Plant a Living Mulch and Never Weed Again (well … almost never).
Many years ago, when I was first growing greens and herbs for restaurants, I was having a difficult time controlling the rabbits who lived in the state forest adjacent to my farm. They loved the tender greens! After trying fences, deterrents, and a motion-detecting water cannon, I finally contacted my local expert. I have realized over the years that no matter how much I’ve learned, the local farmers always have the best advice. He suggested I plant clover around the pond I used for irrigation. According to him, rabbits preferred clover over anything else. That fall I planted my first patch of dwarf white clover, and more the following spring. As that first clover season progressed, I noticed less damage on my crops and fewer rabbits caught behind my fencing. Over the next year I continued to increase the amount of clover around my pond, but I also noticed that the clover was starting to creep into my crop beds. Clover is a great cover crop; it adds organic matter and fixes nitrogen from the air to the soil. But I didn’t want to till my beds every year to control the clover ‘weeds’. I remembered that many ground covers could be used as a ‘living mulch’ to help control weeds. So, I let the cover take over one of the crop beds. It was one of the best decisions I ever made. Within a year the clover had covered the bed and rather than worry about tilling it in each year, I allowed it to flourish. I would cut out a hole or wide row in the clover and plant my seeds or transplants. As the plants grew, the clover would fill in around them. Dwarf white clover is truly short, growing only 4-6” and doesn’t need mowing even when it flowers. It self-seeds, fixes nitrogen to the soil, is relatively free of diseases … AND it suppresses weeds! I did have to water more, not a lot more, but I was watering the clover as well as my crop to keep both healthy. I continued to add compost and an occasional micro-nutrient, but I didn’t notice that the clover pulled any nutrients away from my crops. At the end of each season, I pulled the dead vegetable plants and filled the holes with compost and a little clover seed, but this became unnecessary since clover reseeds readily. The next year most of the open spots were filled in with young clover, but I made new holes for my new transplants. Eventually all my crop beds were covered with a living mulch of dwarf white clover as well as the walking rows between my raised beds. I was even able to take the fencing down around my gardens. Although the ribbits still visited, they absolutely preferred the clover to anything I grew for myself … except for my pea plants! I continued this rotation for 5 years before I moved from that property and have shared this living mulch concept many times.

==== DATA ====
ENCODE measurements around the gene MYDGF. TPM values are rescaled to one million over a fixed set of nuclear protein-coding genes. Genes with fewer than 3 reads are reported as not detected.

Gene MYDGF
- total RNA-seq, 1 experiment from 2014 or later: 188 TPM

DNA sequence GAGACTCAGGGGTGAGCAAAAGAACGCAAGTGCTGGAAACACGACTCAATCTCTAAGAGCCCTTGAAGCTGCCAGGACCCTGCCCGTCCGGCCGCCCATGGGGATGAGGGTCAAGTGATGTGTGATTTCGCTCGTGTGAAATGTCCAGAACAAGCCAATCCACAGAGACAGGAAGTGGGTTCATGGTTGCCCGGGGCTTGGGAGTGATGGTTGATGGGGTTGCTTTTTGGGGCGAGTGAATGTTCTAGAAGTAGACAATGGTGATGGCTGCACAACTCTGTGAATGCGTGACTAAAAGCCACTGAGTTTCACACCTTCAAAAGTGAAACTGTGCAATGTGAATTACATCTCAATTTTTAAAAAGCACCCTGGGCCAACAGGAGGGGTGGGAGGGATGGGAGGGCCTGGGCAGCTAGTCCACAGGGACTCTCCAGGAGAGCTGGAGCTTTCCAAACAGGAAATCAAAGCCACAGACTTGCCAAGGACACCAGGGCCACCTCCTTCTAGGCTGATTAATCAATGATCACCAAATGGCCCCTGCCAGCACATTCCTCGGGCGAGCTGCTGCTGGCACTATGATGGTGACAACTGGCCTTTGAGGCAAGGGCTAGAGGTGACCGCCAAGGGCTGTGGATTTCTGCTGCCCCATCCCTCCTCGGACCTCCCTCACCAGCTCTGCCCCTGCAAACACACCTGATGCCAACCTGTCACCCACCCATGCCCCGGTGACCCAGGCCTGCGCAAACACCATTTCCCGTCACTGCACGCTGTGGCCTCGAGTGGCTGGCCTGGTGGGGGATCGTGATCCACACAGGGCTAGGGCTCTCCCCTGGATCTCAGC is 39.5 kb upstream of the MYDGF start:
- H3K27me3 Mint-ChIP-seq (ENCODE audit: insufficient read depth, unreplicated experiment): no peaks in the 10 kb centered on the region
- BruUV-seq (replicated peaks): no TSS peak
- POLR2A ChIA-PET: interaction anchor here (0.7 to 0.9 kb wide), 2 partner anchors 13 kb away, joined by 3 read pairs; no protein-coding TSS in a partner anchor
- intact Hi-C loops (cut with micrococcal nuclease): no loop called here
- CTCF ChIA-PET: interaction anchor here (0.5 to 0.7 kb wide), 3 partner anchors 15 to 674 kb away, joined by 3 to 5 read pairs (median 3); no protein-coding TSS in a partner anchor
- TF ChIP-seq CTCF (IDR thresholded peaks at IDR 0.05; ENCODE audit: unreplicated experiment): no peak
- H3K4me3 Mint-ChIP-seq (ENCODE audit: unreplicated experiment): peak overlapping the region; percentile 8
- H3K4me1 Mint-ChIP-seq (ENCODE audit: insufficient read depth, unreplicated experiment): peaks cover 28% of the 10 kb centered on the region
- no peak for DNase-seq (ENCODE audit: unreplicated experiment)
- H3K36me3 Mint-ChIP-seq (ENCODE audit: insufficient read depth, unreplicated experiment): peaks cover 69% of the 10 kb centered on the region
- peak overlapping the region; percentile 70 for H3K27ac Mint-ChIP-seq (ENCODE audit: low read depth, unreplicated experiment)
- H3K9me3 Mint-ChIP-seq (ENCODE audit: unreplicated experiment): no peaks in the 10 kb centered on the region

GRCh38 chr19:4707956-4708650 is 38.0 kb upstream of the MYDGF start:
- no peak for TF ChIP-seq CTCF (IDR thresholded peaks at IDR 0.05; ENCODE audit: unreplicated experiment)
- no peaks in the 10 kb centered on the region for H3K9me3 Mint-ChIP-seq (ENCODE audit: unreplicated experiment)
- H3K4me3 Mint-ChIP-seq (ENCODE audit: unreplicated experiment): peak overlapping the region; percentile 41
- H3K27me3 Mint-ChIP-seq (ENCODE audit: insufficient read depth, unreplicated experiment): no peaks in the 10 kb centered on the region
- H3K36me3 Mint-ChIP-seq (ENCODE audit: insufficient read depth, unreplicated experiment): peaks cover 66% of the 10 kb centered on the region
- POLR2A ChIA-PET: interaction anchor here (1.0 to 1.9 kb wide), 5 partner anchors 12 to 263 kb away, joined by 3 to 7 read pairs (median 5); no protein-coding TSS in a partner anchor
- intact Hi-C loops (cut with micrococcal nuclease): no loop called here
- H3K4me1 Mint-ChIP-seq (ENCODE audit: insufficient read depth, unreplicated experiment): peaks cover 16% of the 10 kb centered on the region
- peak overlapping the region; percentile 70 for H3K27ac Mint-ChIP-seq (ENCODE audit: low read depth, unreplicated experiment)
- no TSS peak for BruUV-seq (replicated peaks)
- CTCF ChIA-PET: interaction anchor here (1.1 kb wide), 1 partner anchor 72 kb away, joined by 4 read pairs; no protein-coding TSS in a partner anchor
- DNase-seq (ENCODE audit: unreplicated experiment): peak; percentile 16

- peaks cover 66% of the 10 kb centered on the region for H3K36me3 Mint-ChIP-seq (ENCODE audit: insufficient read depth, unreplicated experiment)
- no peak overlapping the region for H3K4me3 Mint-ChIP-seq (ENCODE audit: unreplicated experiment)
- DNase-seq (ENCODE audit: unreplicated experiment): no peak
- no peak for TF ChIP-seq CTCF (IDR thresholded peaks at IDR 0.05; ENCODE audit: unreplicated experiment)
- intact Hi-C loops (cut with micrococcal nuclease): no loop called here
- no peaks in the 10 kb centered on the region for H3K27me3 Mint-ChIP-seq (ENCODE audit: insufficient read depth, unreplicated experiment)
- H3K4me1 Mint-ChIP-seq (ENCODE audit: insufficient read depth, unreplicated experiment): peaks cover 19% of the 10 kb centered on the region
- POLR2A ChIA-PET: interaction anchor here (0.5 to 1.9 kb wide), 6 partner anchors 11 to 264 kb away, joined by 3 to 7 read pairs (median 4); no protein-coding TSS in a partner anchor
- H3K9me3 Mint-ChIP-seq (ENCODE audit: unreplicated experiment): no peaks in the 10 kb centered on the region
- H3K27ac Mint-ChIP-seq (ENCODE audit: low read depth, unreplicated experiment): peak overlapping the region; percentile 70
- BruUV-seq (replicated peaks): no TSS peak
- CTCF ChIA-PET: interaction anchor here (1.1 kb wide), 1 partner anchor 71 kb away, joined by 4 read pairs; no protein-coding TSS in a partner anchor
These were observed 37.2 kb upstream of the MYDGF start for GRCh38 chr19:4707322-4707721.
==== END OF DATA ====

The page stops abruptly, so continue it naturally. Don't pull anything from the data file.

To grow a living mulch of clover is easy, but there are a few things to consider before you dig right in. First, clover does flower, and bees love clover flowers. If you or someone in your family are allergic to bee stings, clover is probably not a good choice. The other is that it takes about 2 growing seasons for the clover to fill in enough to control weeds. In the beginning you will have to weed between not only your vegetables, but the young clover plants too. The first year, plant your vegetables first and allow them to get established before seeding in clover. Clover seed is tiny and is easier to spread if it’s mixed with fine soil or compost. You will need approximately ¼ pound of clover seed to cover 1000 square feet of garden. Rake the seed in gently and water the seed in. If the soil is at least 60° and is kept moist, germination should begin in less than 10 days. If you prefer to get started in the late summer or fall, make sure the seed will be able to have direct contact with the soil (no mulch or weeds). To survive the winter, clover will need at least 60 days before the first frost to become established. Plan to over-seed at least once in a following season. Clover is a perennial, will also self-seed, and once established requires little maintenance. From then on, the clover will be thick enough to choke out most weeds. Grab a beverage, enjoy an evening walk in the garden and don’t worry about weeding!